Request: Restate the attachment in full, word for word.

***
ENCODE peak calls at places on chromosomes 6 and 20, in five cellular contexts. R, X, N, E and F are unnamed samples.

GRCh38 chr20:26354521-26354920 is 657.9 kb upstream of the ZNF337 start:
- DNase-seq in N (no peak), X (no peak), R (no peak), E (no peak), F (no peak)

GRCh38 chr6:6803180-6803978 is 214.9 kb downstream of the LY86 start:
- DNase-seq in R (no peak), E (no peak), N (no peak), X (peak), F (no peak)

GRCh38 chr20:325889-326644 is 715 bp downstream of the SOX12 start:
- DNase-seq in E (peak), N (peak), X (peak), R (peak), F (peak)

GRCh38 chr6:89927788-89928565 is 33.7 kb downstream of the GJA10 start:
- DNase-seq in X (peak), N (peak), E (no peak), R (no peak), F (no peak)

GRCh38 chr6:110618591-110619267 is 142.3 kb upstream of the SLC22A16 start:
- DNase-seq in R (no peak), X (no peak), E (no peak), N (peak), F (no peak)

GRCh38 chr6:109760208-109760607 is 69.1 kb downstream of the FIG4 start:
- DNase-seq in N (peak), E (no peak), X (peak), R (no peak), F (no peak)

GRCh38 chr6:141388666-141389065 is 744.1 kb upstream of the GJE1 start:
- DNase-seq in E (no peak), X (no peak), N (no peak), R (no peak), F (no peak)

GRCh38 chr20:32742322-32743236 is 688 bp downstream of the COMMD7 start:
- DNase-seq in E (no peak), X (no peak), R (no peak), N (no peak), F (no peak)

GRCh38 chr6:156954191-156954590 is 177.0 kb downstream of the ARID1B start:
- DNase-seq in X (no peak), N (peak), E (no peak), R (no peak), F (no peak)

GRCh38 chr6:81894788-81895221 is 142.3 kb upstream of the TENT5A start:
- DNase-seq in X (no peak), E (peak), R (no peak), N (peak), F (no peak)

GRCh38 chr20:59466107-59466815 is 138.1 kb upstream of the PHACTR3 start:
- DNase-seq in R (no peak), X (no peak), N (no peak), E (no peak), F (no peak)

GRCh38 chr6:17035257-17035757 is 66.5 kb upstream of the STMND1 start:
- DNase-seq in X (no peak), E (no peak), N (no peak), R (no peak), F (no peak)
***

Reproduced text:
ENCODE peak calls at places on chromosomes 6 and 20, in five cellular contexts. R, X, N, E and F are unnamed samples.

GRCh38 chr20:26354521-26354920 is 657.9 kb upstream of the ZNF337 start:
- DNase-seq in N (no peak), X (no peak), R (no peak), E (no peak), F (no peak)

GRCh38 chr6:6803180-6803978 is 214.9 kb downstream of the LY86 start:
- DNase-seq in R (no peak), E (no peak), N (no peak), X (peak), F (no peak)

GRCh38 chr20:325889-326644 is 715 bp downstream of the SOX12 start:
- DNase-seq in E (peak), N (peak), X (peak), R (peak), F (peak)

GRCh38 chr6:89927788-89928565 is 33.7 kb downstream of the GJA10 start:
- DNase-seq in X (peak), N (peak), E (no peak), R (no peak), F (no peak)

GRCh38 chr6:110618591-110619267 is 142.3 kb upstream of the SLC22A16 start:
- DNase-seq in R (no peak), X (no peak), E (no peak), N (peak), F (no peak)

GRCh38 chr6:109760208-109760607 is 69.1 kb downstream of the FIG4 start:
- DNase-seq in N (peak), E (no peak), X (peak), R (no peak), F (no peak)

GRCh38 chr6:141388666-141389065 is 744.1 kb upstream of the GJE1 start:
- DNase-seq in E (no peak), X (no peak), N (no peak), R (no peak), F (no peak)

GRCh38 chr20:32742322-32743236 is 688 bp downstream of the COMMD7 start:
- DNase-seq in E (no peak), X (no peak), R (no peak), N (no peak), F (no peak)

GRCh38 chr6:156954191-156954590 is 177.0 kb downstream of the ARID1B start:
- DNase-seq in X (no peak), N (peak), E (no peak), R (no peak), F (no peak)

GRCh38 chr6:81894788-81895221 is 142.3 kb upstream of the TENT5A start:
- DNase-seq in X (no peak), E (peak), R (no peak), N (peak), F (no peak)

GRCh38 chr20:59466107-59466815 is 138.1 kb upstream of the PHACTR3 start:
- DNase-seq in R (no peak), X (no peak), N (no peak), E (no peak), F (no peak)

GRCh38 chr6:17035257-17035757 is 66.5 kb upstream of the STMND1 start:
- DNase-seq in X (no peak), E (no peak), N (no peak), R (no peak), F (no peak)